Going into the race, I had this fantasy that I'd finish the 50k before the first marathon finisher. I also had the (more realistic) goal of finishing in under 4:00. As I crossed the start/finish line and headed out for my second loop, 13 miles to go, I looked at my watch. 2:22. I'd have to run a half-marathon in 1:38, or in other words, at a faster pace than I'd been running so far. Yeah, that's not happening. And that means I'm probably not going to succeed in that ridiculous idea of beating all the marathoners. But I could certainly still win the 50k. And as a plus, this loop would only have three major hills as opposed to five. And it's shorter!
Managed to get up the first hill only walking the staircase again, but this time I could tell it was taking a toll on me. Coming down the backside, I was having trouble running "my" way. Still moving at a decent clip, but things felt different; in general, I felt weak. But now there were only two hills to go, and the worst one was over. I left the aid station and headed up the long hill with hope and trepidation.
Again, strategy was the same: short, quick steps, even rhythm, keep moving. Definitely slower this time, but I was still proud of getting up the hill without issue (or walking). Upon entering the eucalyptus forest, I noticed something: I really wasn't running my normal way. I was almost jogging. I sped up for a little bit and noticed that took significant effort. There were still seven miles to go. That might not be the best idea.
By now, the wind had picked up and became a factor that you had to account for. Coming around a corner the wrong way, or even just descending along a ridge, you had to aim a little to the right to stay on course and hold your footing. On the ridge, the wind was rushing over the top, blowing the fog against you hard enough that it stuck and got you wet. I was beginning to feel cold. I started looking forward to descending more and getting between the cracks of the hills, out of the wind.
Showed up at the final aid station, happy to see it. Wasn't feeling my best.
"How're you doin'?"
"I'm beat to shit."
"Well, you don't look it!"
I bet I did, but that was nice of them to say. Took in a lot more than I normally would. And considering there were only 4.5 miles left, probably more than would be effective in time. As I stood there chewing, another runner approached. His bib started with a 5. Competition. By the time I could swallow, he left.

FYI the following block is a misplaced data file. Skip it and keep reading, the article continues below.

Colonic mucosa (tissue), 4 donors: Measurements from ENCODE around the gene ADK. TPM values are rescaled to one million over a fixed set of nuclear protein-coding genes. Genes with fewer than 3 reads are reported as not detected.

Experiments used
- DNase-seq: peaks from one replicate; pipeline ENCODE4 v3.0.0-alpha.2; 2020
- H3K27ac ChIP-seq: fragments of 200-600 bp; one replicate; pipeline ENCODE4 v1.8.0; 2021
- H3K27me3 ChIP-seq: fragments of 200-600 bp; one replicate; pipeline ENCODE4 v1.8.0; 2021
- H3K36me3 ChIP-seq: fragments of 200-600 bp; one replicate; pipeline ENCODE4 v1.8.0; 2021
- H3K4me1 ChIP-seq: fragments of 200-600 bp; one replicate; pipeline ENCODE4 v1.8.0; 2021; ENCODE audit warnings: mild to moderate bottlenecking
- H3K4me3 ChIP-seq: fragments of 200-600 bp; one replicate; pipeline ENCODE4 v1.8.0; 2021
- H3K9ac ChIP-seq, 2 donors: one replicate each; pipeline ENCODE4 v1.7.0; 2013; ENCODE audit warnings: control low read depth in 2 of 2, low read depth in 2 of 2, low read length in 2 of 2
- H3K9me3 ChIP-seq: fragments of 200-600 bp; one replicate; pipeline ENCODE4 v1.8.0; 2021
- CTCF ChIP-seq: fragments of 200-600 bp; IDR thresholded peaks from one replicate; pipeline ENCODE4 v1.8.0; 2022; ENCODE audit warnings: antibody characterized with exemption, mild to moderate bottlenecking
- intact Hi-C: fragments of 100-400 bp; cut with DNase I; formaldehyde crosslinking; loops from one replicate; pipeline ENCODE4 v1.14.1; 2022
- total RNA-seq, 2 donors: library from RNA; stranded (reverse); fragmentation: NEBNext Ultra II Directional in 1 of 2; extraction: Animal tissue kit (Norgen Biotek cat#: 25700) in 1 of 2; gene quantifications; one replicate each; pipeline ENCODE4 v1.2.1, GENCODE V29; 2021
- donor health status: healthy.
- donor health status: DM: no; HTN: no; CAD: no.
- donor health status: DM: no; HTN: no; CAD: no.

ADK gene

I headed down the hill, thinking I could probably catch him. Every time the trail switched back or you could see ahead a ways, I kept looking for his bright orange shirt. Couldn't see it. Couldn't see it. Couldn't see it. He was clearly far ahead of me, too far to catch up. Which I should've expected, considering he caught up to me after a downhill section, he would probably continue running faster than me on another downhill section. I started wondering if there was anything I could've done differently to make up for the one or two minutes that were costing me now. Less time at aid stations. Not stopping for the bathroom. Having enough time to stretch before the race. Not gaining those four pounds. Hell, not wearing myself out push-starting two cars that morning! But after a while, I realized it wasn't worth worrying about.
Closed out the last few miles of the race, a little slow by my standards, but not that bad. Finished in 4:13, slower than I wanted, but still better than the old course record by 27 minutes. The winner beat me by five minutes. He had passed me with only 4.5 miles to go. That meant he was beating me by a over a minute per mile (an eternity), and was running each of those miles in 5:30. Downhill or not, doing that with 27 miles and 6,320 feet of climbing behind you is impressive! All those things I'd wondered about as the cause of my demise; the bathroom break, the lack of stretching, all seemed moot now. I just got licked.
For my first ultra-marathon, I'm pleased. A second-place finish, better than the old course record, and a halfway-decent finish. I never fully slammed into the wall, but I was standing right in front and tapping on it. And this was a challenging course, even by Coastal Trail Run standards. Next time I'll probably do better. Onward!